". . . But when they believed Philip preaching the things concerning the kingdom of God, and the name of Jesus Christ, they were baptized, both men and women. Then Simon himself believed also: and when he was baptized, . . ."
              . . . concerning . . . περι, about, superficially regarding the Philip's preaching of the gospel. The people of Samaria were then little later confirmed in the faith (Acts 8:14-17). But Simon was told for his lack of correctly understanding the grace of salvation, "Thy money perish with thee, because thou hast thought that the gift of God may be purchased with money." (. . . gift of God . . . John 4:10).

              Well firstly, we were dealing with Acts 19, not Acts 8.

              But in any case, 'peri' in the Greek does not mean superficially. It is a preposition to describe what the teaching was about. That being said, if you are to take your interpretation (from what I understand of it), even in Acts 8 you have to deal with people not being 'confirmed in the faith' at the time of faith or baptism in the name of Jesus -- rather it required the laying on of hands"

              17 Then they laid their hands on them and they received the Holy Spirit.

              So, it seems that taking such an interpretation would nullify any belief in 'faith alone' -- rather it would require the laying on of hands to receive the Holy Spirit as a confirmation of faith. Would it not? Or am I missing something about your interpretation?


              Were the people not saved until the apostles laid their hands upon them?



              [I should also note that 'the gift of God' in Acts 8 is not referring to John 4. There are a whole host of reasons why not...but basically it comes down to context. 'THE gift' (there is a definite article) refers to the Holy Spirit]
              Last edited by phat8594; 07-14-2014, 11:00 AM.

              Comment


              • #22
                Originally posted by phat8594 View Post
                Well firstly, we were dealing with Acts 19, not Acts 8.

                But in any case, 'peri' in the Greek does not mean superficially. It is a preposition to describe what the teaching was about. That being said, if you are to take your interpretation (from what I understand of it), even in Acts 8 you have to deal with people not being 'confirmed in the faith' at the time of faith or baptism in the name of Jesus -- rather it required the laying on of hands"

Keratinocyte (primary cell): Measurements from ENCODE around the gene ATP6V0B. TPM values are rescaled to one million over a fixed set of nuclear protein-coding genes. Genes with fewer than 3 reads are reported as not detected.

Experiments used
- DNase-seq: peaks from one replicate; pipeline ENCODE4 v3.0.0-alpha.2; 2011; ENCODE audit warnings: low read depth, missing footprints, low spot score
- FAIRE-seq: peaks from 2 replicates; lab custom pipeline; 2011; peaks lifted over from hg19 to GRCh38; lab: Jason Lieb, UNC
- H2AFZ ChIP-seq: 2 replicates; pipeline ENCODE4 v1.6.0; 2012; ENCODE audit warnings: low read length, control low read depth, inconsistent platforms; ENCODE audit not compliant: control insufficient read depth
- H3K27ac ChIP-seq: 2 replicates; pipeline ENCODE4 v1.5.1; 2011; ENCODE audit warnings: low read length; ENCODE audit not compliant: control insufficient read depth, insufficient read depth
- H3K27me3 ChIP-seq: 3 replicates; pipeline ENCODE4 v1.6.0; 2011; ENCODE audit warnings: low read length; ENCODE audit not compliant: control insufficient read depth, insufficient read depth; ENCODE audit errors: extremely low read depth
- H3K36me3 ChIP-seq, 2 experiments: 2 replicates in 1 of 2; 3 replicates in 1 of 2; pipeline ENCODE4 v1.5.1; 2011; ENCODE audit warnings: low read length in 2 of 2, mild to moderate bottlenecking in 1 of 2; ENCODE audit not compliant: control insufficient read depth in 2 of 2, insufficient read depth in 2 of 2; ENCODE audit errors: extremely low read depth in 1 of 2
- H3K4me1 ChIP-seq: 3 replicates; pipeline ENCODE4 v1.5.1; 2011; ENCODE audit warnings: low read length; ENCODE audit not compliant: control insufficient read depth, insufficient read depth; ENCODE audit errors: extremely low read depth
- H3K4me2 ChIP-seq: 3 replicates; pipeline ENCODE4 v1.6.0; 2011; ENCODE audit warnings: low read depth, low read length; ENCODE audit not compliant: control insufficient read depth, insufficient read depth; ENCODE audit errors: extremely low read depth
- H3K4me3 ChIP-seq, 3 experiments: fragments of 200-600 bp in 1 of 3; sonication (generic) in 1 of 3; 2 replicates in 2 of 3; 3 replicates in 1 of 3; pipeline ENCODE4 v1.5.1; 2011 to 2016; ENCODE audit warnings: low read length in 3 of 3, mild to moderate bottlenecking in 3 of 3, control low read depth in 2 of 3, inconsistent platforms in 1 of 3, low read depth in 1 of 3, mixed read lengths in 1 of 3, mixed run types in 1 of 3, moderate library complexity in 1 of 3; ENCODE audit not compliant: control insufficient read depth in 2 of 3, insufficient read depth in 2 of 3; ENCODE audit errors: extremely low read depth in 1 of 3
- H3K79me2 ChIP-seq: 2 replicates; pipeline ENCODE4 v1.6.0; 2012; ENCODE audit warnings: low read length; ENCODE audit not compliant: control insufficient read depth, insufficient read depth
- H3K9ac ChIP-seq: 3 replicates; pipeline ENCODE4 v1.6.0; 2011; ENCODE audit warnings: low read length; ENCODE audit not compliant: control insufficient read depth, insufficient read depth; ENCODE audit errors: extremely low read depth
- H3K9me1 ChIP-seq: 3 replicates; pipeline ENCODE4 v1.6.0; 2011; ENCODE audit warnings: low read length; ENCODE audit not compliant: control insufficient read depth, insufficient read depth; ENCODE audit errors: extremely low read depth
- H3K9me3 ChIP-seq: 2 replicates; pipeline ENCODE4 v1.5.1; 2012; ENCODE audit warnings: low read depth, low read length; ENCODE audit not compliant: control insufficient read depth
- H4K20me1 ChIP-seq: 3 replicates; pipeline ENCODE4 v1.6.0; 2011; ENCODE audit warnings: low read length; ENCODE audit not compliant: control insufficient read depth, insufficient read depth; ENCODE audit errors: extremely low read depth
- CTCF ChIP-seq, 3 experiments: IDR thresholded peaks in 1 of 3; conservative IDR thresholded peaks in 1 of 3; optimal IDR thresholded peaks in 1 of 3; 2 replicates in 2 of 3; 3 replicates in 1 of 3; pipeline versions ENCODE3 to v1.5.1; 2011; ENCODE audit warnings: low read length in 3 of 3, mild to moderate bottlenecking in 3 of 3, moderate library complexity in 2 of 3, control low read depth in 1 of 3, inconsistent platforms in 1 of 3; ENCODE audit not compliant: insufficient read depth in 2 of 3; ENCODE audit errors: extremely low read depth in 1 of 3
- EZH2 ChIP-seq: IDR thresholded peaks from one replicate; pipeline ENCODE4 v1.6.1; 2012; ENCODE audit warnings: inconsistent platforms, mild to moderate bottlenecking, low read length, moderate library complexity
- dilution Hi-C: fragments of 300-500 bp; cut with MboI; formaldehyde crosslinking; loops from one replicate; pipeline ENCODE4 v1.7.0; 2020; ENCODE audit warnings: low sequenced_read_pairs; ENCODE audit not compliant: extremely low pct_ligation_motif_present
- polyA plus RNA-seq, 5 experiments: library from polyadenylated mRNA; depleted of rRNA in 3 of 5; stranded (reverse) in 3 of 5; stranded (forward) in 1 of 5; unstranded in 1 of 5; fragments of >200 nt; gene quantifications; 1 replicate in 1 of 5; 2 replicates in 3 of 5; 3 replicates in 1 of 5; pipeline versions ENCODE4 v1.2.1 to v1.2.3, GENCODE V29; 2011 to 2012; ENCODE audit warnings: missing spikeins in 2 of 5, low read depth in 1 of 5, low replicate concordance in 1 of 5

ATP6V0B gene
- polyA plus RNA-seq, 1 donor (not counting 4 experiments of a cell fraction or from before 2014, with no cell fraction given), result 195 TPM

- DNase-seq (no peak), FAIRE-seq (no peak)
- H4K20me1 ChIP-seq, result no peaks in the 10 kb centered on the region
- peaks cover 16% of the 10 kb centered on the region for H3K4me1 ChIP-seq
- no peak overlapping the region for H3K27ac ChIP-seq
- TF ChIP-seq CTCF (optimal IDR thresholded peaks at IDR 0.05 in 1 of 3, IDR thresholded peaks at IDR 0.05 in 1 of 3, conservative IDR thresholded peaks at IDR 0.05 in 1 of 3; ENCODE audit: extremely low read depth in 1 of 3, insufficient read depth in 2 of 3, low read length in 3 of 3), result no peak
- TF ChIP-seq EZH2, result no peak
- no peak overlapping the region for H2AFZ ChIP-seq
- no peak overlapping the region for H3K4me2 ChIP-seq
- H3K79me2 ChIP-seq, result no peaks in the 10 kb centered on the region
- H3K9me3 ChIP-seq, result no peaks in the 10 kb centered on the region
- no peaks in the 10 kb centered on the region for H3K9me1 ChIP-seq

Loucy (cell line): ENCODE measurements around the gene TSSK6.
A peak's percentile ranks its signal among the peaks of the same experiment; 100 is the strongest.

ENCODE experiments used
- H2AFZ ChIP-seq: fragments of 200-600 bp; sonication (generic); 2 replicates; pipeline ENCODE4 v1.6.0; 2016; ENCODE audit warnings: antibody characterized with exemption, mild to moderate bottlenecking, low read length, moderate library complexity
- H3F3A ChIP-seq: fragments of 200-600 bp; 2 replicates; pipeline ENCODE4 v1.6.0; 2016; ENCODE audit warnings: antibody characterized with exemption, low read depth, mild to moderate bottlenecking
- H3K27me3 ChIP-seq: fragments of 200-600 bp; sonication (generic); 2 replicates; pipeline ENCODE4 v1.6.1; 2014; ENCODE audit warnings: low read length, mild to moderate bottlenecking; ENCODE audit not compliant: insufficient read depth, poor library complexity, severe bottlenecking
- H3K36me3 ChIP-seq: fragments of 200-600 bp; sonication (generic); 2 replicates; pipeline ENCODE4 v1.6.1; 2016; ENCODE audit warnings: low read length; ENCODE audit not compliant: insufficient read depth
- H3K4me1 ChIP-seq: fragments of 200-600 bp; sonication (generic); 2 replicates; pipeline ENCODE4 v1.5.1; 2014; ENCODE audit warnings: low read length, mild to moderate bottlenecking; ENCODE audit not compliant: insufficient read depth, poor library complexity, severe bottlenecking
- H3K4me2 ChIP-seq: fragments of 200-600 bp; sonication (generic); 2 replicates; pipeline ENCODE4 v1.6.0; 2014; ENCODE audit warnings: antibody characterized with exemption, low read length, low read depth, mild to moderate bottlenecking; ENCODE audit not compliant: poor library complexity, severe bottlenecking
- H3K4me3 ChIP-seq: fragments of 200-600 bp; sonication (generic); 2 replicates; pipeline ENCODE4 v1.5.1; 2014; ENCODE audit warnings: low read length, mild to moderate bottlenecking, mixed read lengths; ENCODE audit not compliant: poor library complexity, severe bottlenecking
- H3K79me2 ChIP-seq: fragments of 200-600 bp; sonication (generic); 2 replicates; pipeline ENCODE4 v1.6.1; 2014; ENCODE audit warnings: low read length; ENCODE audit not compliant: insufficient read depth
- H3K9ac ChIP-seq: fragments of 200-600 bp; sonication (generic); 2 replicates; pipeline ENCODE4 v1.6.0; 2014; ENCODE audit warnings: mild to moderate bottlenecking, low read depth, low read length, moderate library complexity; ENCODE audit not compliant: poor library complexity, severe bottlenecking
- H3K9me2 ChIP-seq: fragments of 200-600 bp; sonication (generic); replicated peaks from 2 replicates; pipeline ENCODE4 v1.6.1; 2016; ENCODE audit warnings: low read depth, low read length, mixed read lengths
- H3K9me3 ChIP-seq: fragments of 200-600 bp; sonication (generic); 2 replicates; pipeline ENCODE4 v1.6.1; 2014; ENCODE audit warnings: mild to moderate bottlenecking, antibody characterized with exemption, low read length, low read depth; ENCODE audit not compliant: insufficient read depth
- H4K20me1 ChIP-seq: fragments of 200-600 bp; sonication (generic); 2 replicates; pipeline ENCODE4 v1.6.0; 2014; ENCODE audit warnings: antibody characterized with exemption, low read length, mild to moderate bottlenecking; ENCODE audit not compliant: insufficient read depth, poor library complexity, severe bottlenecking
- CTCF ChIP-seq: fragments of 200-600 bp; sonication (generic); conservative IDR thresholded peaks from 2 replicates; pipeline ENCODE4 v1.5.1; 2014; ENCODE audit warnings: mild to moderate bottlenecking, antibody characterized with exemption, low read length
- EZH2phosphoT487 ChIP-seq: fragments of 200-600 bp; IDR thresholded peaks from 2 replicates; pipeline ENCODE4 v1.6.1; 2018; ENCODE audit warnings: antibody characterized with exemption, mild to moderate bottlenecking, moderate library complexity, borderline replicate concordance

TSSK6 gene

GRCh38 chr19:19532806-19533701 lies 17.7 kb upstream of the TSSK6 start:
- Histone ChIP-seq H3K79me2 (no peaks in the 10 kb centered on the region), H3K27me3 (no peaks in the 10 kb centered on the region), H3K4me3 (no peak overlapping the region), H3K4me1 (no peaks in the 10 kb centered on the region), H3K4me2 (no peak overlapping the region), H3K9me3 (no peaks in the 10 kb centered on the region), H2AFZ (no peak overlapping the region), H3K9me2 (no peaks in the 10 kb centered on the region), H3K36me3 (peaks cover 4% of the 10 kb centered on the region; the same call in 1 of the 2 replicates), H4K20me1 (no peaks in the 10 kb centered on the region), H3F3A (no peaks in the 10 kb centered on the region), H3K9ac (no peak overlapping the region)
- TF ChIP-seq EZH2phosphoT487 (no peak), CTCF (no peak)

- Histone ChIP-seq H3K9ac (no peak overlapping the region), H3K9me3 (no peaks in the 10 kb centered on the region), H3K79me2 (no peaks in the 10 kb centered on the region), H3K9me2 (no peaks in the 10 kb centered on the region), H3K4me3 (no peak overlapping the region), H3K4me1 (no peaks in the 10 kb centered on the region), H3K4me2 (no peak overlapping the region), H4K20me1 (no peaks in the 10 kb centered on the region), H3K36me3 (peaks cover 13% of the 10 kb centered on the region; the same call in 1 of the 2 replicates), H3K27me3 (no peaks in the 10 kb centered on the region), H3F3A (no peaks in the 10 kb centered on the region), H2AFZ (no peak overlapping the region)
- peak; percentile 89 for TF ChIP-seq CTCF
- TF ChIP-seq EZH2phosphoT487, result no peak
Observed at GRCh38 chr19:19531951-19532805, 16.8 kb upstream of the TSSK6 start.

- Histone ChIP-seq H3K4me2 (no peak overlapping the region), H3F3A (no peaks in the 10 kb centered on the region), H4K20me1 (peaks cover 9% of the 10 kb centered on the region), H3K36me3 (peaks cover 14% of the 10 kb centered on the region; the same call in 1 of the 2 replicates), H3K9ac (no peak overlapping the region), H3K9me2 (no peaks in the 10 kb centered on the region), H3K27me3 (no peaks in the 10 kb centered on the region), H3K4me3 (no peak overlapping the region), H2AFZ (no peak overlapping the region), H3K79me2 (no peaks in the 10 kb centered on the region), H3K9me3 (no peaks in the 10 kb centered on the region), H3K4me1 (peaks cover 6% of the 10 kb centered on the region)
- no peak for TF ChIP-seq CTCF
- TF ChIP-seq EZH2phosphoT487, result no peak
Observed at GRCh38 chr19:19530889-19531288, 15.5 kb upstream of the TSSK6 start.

Originally posted by phat8594 View Post
                It's also an interesting an example of 'disciples' who believed being 'baptized' in the Spirit post belief, and by the laying on of hands...

                We can't simply dismiss it because it doesn't fit out theology.
                Yes, you were making reference to 19:6. I gave another reference as to an example of the use of laying on of hands in regards to receiving the Holy Spirit.
                [There is a difference between 'peri' and 'eis.' So understand there is a difference between believing about something and believing in something. your agreement is not required. This happens to be my view, maybe not yours.]




                So, it seems that taking such an interpretation would nullify any belief in 'faith alone' -- rather it would require the laying on of hands to receive the Holy Spirit as a confirmation of faith. Would it not? Or am I missing something about your interpretation?
                My understanding is God gives the Holy Spirit to those whom He saves. Those two examples Acts 19:6 and Acts 8:17 where the Apostles presided over this. The simple required "faith alone in Christ alone" is not denied by this, as I understand it.

                Were the people not saved until the apostles laid their hands upon them?
                In those two examples, they were not saved until they received the Holy Spirit, which so happened to be by way of apostolic laying on of hands.


                [I should also note that 'the gift of God' in Acts 8 is not referring to John 4. There are a whole host of reasons why not...but basically it comes down to context. 'THE gift' (there is a definite article) refers to the Holy Spirit]
                ". . . Jesus answered and said unto her, If thou knewest the gift of God [την δωρεαν του θεου], and who it is that saith to thee, Give me to drink; thou wouldest have asked of him, and he would have given thee living water. . . . " -- John 4:10.

                ". . . he gift of God [την δωρεαν του θεου] . . . ." -- Acts 8:20.

                ". . . In the last day, that great [day] of the feast, Jesus stood and cried, saying, If any man thirst, let him come unto me, and drink. He that believeth on me, as the scripture hath said, out of his belly shall flow rivers of living water. (But this spake he of the Spirit, which they that believe on him should receive: for the Holy Ghost was not yet [given]; because that Jesus was not yet glorified.) " -- John 7:37-39.